The Christian humanist understands this: that human beings are not Homo sapiens, not wise; but they are Homo in medio, “in the middle of things.” Thus, it falls to us to mediate between the many polarities that define our existence.
The Christian humanist ponders these polarities as already set out in the creation story. In the Hebrew Bible, the Book of Genesis describes how God makes the cosmos come into being in a series of dramatic contrasts: Creator and creation, being and nothingness, shape and formlessness, heavens and earth, day and night, land and sea, ruler and subject, giver and receiver, work and completion, labor and rest.
In Genesis, before the Fall, the human person was placed in the middle of harmonious polarities: dust and the breath of life, body and soul, man and woman, solitude and marriage, knowledge and mystery. After the Fall, the human person would be pulled this way and that by new and discordant polarities. These are the irreconcilable opposites of the tree of life and the tree of knowledge, good and evil, angels and devils, garden and wilderness, shame and honor, integration and alienation, covenant and anarchy, science and ignorance.
The Christian humanist ponders the New Testament’s elaborations on these fundamental polarities, most dramatically in the person of Jesus. The Christmas story tells of how the king of kings was conceived, impossibly, by the Holy Spirit yet carried in a human womb. He was born, improbably, in an animal stall yet would not stand in a palace until his trial. His family was not aristocratic but proletarian. His foster father was not an eminent rabbi but a humble carpenter. He was not raised in luxury at court, but exiled in poverty abroad. His ministry unfolded not in the heart of the world’s greatest empire, but in a remote desert province – the last place a Roman governor would want to be sent.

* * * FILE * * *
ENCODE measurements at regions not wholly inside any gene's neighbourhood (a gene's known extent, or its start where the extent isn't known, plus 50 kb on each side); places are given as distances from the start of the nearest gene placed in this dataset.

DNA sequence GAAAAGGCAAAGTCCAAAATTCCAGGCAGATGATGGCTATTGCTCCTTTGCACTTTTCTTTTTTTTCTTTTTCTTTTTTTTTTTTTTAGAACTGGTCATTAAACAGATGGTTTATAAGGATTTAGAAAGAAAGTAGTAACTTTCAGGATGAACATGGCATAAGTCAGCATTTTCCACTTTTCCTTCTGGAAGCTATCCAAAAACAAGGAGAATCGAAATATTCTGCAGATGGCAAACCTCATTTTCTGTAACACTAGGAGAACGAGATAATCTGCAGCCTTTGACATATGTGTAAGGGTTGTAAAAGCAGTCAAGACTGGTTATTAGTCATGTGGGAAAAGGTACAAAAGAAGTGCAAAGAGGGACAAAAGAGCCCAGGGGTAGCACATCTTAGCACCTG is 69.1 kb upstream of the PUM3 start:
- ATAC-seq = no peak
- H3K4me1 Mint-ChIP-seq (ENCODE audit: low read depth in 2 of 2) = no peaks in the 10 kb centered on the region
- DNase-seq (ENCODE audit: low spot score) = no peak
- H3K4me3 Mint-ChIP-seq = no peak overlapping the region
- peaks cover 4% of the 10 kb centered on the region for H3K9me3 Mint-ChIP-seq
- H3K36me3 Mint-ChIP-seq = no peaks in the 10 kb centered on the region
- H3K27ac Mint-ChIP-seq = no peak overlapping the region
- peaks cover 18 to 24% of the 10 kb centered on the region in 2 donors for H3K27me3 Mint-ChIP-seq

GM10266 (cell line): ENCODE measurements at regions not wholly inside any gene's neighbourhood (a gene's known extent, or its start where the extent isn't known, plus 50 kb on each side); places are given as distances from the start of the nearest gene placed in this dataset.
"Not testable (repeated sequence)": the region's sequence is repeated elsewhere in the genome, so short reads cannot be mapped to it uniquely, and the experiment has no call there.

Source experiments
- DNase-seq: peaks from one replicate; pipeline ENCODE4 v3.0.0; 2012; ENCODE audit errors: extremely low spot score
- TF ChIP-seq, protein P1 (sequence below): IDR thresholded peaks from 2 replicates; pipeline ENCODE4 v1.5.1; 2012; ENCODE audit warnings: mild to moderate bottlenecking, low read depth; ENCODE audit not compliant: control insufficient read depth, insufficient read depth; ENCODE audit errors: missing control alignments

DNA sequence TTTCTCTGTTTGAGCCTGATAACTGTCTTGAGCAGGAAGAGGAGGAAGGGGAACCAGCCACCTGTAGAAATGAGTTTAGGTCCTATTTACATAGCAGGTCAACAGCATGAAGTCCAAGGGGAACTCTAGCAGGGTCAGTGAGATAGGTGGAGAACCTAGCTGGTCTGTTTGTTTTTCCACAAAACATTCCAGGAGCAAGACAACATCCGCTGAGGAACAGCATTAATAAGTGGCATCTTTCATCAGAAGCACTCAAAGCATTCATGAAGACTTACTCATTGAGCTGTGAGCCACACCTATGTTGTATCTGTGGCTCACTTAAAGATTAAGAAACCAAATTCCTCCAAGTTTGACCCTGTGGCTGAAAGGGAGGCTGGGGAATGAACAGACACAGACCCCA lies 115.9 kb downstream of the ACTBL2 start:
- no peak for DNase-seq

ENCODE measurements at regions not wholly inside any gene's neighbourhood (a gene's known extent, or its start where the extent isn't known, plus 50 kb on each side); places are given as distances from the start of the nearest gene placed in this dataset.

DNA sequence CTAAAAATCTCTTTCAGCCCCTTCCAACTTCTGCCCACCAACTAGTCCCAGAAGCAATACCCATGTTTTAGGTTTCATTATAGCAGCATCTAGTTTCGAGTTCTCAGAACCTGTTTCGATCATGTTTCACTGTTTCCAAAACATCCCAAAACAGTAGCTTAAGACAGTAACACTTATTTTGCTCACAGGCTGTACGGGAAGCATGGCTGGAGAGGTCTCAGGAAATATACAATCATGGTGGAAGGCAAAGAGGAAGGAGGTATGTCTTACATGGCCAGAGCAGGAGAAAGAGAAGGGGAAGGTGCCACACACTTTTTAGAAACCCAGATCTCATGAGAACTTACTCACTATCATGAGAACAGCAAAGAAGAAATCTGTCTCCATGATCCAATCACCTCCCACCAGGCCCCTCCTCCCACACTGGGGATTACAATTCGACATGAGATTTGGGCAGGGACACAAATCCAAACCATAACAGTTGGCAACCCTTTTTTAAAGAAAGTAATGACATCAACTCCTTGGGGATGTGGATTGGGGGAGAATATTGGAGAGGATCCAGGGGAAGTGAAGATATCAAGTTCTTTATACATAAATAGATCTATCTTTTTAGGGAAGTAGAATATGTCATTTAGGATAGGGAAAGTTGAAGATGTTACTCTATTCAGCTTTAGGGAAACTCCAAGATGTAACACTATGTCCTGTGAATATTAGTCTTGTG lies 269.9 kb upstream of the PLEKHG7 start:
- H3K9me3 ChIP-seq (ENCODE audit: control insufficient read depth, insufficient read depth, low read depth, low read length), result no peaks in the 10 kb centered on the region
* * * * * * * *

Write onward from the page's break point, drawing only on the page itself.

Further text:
The Christian humanist believes that the polarity of polarities, the ultimate paradox, is this: that Jesus is fully human and fully God – the mediator who came into the world to reconcile human beings with their creator. Thus, while man in his earthly life is forever assigned to live amid the agon of existence, he is not helpless after the Fall. We human mediators do not work alone but have the assistance of the divine mediator. In God’s divine economy, this assistance manifests in endless acts of grace perfecting nature – yet another polarity.
The record of the Christ’s words and deeds in the four Gospels presents additional polarities that yearn for reconciliation. Jesus taught in parables to capture the mystery. He spoke of the last becoming first, of the bread of this life becoming the bread of eternal life, of bringing peace and a sword, of rendering unto Caesar the things that are Caesar’s and unto God the things that are God’s, of separating the wheat from the tares, the sheep from the goats.
A most interesting polarity is made manifest toward the end of the Gospel accounts. After his death on the Cross, the resurrected Jesus is perceived by his disciples to be both a spirit that can pass through walls as well as a body with recognizable flesh. This paradox is precisely what astounded St. Thomas when he put his hand in the risen Christ’s wounds and exclaimed, “My Lord and my God!” It is the living paradox that all believers hold dear.